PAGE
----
Captain Dag Dvergastein, 20-year veteran of luxury cruising, explains how cruising has kept abreast and even ahead of consumer trends. Born with the seafaring gene, Captain Dag, as he is affectionately known to guests, is master of the 180-guest, six star Song of Flower. In April 2003, he will take command of Radisson Seven Seas’ 700-guest, all-balcony suite Seven Seas Voyager.

One reason that cruising is holding steady as the fastest-growing segment of the travel industry may be that it's also one of the most responsive to consumer trends. The trend that began in the early 1980s with the small luxury vessel Sea Goddess – more space per guest, and fewer guests – has now reached its apex as luxury operators keep their new builds relatively intimately scaled while offering more spacious, increasingly private accommodations to their discerning guests.

The skill of naval architects has only become more and more impressive in meeting consumer demands. Ten years ago when the trend-setting Radisson Diamond was launched with 70% of only ocean view accommodations boasting private balconies, inside staterooms were still a dominant feature of the industry. At the high end, Radisson Seven Seas and other luxury lines have built fleets without so much as a single inside cabin. In these same fleets guest bathrooms are now more akin to their land-based counterparts in a good luxury hotel than what was around when I first put out to sea. Marble appointments, separate showers and full tubs are all standard features in the huge bathrooms found aboard the all-suite (90% private balconies) Seven Seas Navigator. And yet such a ship is no mere floating hotel – her intimacy and generous allotments of personal space ensure that she is a life-enriching means of seeing and exploring our world.

And as luxury goes exploring, developments in the high end trickle down to other niches. Today even large-ship premium operators offer balcony suites – their most expensive category of accommodations. Ironically, this has led to a situation in which luxury lines operating smaller vessels can appeal to travelers with more affordably priced lead-in suites with balconies. The day may come when non-balcony suites are a quaint reminder of a bygone era. But that's quite a few nautical miles off with many a delightful advancement and innovation to enjoy along the way.

For instance, advanced pod propulsion marine technology has done away withrudders and shafts, thereby significantly reducing the sound and vibration levels generated as ships move through water. Less noise and less vibration have allowed designers to situate guest accommodations in areas of the ship that used to be less than desirable. On both the Seven Seas Mariner and the Seven Seas Voyager, this 21st century technology has made it possible to position balcony suites on the aft of the ship – impossible to do on vessels propelled by the old rudder-and-shaft systems. Now these aft-facing balcony suites may offer some of the most sought-after views at sea.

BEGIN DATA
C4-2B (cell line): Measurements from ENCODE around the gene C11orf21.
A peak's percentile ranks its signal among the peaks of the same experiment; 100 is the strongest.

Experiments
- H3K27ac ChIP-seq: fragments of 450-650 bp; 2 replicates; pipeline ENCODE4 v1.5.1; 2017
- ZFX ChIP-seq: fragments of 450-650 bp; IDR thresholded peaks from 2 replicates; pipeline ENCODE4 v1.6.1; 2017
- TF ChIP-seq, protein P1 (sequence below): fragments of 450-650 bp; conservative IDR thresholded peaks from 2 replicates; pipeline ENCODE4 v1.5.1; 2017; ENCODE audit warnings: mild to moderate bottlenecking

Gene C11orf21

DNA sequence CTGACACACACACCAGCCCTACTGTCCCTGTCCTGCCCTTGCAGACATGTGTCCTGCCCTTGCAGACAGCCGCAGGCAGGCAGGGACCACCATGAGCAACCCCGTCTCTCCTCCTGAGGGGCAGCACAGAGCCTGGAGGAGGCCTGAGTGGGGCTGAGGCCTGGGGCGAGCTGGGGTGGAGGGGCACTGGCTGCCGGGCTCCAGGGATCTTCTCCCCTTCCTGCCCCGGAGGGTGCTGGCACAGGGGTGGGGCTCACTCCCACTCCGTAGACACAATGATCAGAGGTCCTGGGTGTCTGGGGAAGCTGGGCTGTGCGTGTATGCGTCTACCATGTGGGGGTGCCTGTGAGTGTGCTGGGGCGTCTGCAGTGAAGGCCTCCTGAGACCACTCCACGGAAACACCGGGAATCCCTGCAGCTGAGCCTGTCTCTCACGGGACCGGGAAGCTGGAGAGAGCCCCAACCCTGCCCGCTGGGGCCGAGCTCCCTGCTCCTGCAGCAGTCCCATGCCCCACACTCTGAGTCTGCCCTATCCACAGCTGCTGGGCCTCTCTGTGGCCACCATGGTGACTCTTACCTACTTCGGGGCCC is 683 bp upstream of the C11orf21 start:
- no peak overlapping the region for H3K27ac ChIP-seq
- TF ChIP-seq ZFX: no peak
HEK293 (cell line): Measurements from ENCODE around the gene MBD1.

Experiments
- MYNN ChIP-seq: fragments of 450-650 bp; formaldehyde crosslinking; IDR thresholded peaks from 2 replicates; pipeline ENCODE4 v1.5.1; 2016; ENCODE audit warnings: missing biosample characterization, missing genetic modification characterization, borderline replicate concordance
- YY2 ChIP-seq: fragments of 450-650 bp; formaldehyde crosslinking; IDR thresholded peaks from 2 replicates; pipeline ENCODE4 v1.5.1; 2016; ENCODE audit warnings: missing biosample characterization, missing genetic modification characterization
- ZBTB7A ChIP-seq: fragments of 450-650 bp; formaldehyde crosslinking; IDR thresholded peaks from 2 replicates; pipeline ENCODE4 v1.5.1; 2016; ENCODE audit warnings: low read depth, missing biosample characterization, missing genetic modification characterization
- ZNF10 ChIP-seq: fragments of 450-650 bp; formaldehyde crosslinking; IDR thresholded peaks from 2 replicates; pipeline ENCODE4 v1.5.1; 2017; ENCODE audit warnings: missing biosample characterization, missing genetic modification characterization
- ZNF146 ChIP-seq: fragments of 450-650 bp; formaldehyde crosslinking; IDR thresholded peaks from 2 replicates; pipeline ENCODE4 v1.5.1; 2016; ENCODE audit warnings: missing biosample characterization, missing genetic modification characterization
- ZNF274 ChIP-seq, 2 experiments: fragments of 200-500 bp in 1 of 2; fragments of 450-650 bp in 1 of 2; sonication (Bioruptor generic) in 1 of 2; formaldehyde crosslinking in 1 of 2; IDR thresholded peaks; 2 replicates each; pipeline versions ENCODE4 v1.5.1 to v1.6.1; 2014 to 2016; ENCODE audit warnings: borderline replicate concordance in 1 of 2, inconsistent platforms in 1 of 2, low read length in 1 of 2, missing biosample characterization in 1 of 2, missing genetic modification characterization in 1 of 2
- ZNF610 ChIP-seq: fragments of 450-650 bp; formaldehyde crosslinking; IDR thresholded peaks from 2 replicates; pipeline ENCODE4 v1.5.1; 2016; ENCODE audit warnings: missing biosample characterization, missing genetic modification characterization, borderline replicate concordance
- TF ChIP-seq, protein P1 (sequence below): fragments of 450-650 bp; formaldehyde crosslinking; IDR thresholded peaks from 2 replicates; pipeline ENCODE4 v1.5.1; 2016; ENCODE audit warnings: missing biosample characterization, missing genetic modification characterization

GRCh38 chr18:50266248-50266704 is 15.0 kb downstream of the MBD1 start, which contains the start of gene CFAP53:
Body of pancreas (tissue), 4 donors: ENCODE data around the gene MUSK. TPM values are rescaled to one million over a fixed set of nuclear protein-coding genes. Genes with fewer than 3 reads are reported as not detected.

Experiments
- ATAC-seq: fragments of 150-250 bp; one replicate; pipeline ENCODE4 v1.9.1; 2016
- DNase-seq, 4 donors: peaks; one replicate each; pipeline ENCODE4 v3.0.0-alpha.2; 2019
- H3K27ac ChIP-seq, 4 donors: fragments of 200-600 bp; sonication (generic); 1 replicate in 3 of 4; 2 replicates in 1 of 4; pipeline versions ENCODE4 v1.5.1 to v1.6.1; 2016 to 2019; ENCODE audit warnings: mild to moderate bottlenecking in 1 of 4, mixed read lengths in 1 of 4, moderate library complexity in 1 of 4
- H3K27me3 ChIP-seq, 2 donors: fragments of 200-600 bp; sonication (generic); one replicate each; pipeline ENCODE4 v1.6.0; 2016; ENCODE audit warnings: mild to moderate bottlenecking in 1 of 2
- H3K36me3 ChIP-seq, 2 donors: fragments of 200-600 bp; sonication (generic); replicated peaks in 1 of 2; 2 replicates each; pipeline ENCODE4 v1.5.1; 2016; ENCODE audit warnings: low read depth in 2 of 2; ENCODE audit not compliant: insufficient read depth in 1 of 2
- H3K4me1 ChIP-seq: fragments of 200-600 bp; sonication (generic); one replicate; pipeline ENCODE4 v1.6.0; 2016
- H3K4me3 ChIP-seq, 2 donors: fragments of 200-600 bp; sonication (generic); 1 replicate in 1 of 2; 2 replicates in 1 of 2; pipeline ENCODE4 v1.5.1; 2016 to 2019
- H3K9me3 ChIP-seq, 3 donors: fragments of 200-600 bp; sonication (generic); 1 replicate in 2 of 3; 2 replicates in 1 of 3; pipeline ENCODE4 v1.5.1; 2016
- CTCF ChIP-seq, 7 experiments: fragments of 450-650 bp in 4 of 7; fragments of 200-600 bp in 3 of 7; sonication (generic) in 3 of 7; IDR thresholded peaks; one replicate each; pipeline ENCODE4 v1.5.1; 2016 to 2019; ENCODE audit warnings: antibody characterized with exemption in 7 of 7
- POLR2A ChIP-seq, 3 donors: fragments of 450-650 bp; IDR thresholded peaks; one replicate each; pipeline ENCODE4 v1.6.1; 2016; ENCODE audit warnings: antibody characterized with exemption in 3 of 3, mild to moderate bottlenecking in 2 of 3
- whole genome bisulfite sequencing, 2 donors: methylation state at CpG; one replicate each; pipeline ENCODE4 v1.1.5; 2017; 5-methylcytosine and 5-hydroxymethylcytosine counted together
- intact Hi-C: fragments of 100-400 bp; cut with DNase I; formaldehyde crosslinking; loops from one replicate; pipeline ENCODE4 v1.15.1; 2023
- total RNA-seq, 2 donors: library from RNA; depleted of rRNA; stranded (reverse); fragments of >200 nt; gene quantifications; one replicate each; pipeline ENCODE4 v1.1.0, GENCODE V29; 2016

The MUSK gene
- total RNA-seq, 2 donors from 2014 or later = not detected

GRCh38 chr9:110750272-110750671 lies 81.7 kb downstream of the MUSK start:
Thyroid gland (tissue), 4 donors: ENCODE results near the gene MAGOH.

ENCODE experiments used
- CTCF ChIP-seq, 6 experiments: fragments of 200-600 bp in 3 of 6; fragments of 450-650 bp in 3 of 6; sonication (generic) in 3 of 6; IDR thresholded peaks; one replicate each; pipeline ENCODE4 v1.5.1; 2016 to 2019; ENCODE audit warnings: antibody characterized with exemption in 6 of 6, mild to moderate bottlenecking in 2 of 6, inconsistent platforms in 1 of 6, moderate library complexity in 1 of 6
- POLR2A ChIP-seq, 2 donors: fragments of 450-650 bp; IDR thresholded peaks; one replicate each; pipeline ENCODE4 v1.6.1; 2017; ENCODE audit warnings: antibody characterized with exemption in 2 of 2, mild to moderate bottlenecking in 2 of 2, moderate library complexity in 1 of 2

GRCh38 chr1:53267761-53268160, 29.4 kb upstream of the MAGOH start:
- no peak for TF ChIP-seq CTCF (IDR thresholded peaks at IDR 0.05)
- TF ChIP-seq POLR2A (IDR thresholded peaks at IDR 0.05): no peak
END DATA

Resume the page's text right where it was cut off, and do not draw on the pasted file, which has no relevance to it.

Saying that change is constant is just another way to note that cruising is always so up-to-date. The use of land-based chefs and culinary institutions to create the finest possible dining at sea is a well established trend which continues to reinvigorate itself. Great food, or as the chefs of Le Cordon Bleu put it, “the art of fine living”, is an inseparable part of a rewarding travel experience. Le Cordon Bleu and Radisson Seven Seas have created a mature partnership that includes hands-on cooking workshops for guests aboard select cruises of the line's two all-balcony suite ships as well as alternative shipboard restaurants permanently directed by Le Cordon Bleu chefs. And throughout the industry, celebrity chefs like Wolfgang Puck and Nobu Matsuhisa are placing shipboard dining on a par with the best shoreside restaurants.

Given the huge capital expenditures involved in new shipbuilding, it's nowonder lines work hard to distinguish themselves – if possible by owning a niche unto themselves like Radisson Seven Seas owns the all-balcony suite category. Size very definitely does matter – but not as much as space pe guest. At 50,000 tons, the 700-guest Seven Seas Voyager carries about four times as many guests as the 8,300 ton Song of Flower – yet she also affords more than twice the space per guest. And while Song of Flower is still one of luxury cruising's best values and most beloved ships, when I take the bridge of the Seven Seas Voyager in April 2003, I will command a ship that boasts the industry's largest lead-in suites at 356 square feet.

The biggest change in cruising is in our guests themselves. Today's guests take more for granted including exceptional value for their money. Yet even as they demand more, they are more comfortable and at ease with themselves. It's the reason dress codes have become far more relaxed even as luxury has become more complete. Perhaps that's to be expected in an age when one can explore the four corners of the world without losing contact with home via the Internet. That said, at the end of the day it's still the personal touch that matters most. As I like to say to guests of my small luxury vessels, “We receive you as our passenger, we treat you as our guest, when you depart, you depart as a friend.”

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